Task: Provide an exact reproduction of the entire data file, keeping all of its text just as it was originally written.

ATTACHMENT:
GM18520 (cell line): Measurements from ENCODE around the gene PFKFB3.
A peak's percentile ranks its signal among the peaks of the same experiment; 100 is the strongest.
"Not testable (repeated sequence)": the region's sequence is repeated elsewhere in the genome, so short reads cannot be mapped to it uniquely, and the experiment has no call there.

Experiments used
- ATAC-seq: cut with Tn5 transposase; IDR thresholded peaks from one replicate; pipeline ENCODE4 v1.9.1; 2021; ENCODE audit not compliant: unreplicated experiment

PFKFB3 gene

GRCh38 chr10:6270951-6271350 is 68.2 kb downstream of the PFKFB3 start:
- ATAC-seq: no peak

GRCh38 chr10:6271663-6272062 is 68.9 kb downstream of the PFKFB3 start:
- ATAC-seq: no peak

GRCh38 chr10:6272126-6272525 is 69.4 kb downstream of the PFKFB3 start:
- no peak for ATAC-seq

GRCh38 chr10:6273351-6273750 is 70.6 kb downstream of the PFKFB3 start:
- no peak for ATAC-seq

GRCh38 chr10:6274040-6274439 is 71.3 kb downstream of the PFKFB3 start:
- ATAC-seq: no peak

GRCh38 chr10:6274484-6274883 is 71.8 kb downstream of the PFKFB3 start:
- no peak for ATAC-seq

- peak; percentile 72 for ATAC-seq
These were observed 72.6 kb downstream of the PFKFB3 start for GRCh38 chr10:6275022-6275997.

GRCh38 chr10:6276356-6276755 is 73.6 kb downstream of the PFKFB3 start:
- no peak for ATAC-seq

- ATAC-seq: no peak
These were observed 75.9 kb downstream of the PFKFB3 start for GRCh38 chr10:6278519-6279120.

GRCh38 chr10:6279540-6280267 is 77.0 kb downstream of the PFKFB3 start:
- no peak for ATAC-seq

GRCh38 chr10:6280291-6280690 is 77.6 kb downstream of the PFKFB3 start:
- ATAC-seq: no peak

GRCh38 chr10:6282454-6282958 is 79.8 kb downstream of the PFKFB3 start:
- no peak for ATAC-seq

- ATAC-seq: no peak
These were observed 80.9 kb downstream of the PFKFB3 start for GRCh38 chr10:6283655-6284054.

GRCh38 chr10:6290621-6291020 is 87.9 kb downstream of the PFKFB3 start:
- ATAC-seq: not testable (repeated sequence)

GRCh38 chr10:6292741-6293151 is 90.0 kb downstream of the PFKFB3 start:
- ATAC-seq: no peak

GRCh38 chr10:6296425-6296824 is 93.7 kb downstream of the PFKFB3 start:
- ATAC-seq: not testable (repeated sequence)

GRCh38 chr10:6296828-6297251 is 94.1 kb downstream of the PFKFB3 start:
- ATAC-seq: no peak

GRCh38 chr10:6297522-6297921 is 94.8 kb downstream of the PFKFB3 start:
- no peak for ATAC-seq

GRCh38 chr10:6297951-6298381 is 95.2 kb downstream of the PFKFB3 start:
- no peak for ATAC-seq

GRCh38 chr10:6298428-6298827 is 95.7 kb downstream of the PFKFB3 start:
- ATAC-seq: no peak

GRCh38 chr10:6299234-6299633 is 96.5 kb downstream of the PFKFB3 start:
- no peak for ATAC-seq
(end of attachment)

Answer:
GM18520 (cell line): Measurements from ENCODE around the gene PFKFB3.
A peak's percentile ranks its signal among the peaks of the same experiment; 100 is the strongest.
"Not testable (repeated sequence)": the region's sequence is repeated elsewhere in the genome, so short reads cannot be mapped to it uniquely, and the experiment has no call there.

Experiments used
- ATAC-seq: cut with Tn5 transposase; IDR thresholded peaks from one replicate; pipeline ENCODE4 v1.9.1; 2021; ENCODE audit not compliant: unreplicated experiment

PFKFB3 gene

GRCh38 chr10:6270951-6271350 is 68.2 kb downstream of the PFKFB3 start:
- ATAC-seq: no peak

GRCh38 chr10:6271663-6272062 is 68.9 kb downstream of the PFKFB3 start:
- ATAC-seq: no peak

GRCh38 chr10:6272126-6272525 is 69.4 kb downstream of the PFKFB3 start:
- no peak for ATAC-seq

GRCh38 chr10:6273351-6273750 is 70.6 kb downstream of the PFKFB3 start:
- no peak for ATAC-seq

GRCh38 chr10:6274040-6274439 is 71.3 kb downstream of the PFKFB3 start:
- ATAC-seq: no peak

GRCh38 chr10:6274484-6274883 is 71.8 kb downstream of the PFKFB3 start:
- no peak for ATAC-seq

- peak; percentile 72 for ATAC-seq
These were observed 72.6 kb downstream of the PFKFB3 start for GRCh38 chr10:6275022-6275997.

GRCh38 chr10:6276356-6276755 is 73.6 kb downstream of the PFKFB3 start:
- no peak for ATAC-seq

- ATAC-seq: no peak
These were observed 75.9 kb downstream of the PFKFB3 start for GRCh38 chr10:6278519-6279120.

GRCh38 chr10:6279540-6280267 is 77.0 kb downstream of the PFKFB3 start:
- no peak for ATAC-seq

GRCh38 chr10:6280291-6280690 is 77.6 kb downstream of the PFKFB3 start:
- ATAC-seq: no peak

GRCh38 chr10:6282454-6282958 is 79.8 kb downstream of the PFKFB3 start:
- no peak for ATAC-seq

- ATAC-seq: no peak
These were observed 80.9 kb downstream of the PFKFB3 start for GRCh38 chr10:6283655-6284054.

GRCh38 chr10:6290621-6291020 is 87.9 kb downstream of the PFKFB3 start:
- ATAC-seq: not testable (repeated sequence)

GRCh38 chr10:6292741-6293151 is 90.0 kb downstream of the PFKFB3 start:
- ATAC-seq: no peak

GRCh38 chr10:6296425-6296824 is 93.7 kb downstream of the PFKFB3 start:
- ATAC-seq: not testable (repeated sequence)

GRCh38 chr10:6296828-6297251 is 94.1 kb downstream of the PFKFB3 start:
- ATAC-seq: no peak

GRCh38 chr10:6297522-6297921 is 94.8 kb downstream of the PFKFB3 start:
- no peak for ATAC-seq

GRCh38 chr10:6297951-6298381 is 95.2 kb downstream of the PFKFB3 start:
- no peak for ATAC-seq

GRCh38 chr10:6298428-6298827 is 95.7 kb downstream of the PFKFB3 start:
- ATAC-seq: no peak

GRCh38 chr10:6299234-6299633 is 96.5 kb downstream of the PFKFB3 start:
- no peak for ATAC-seq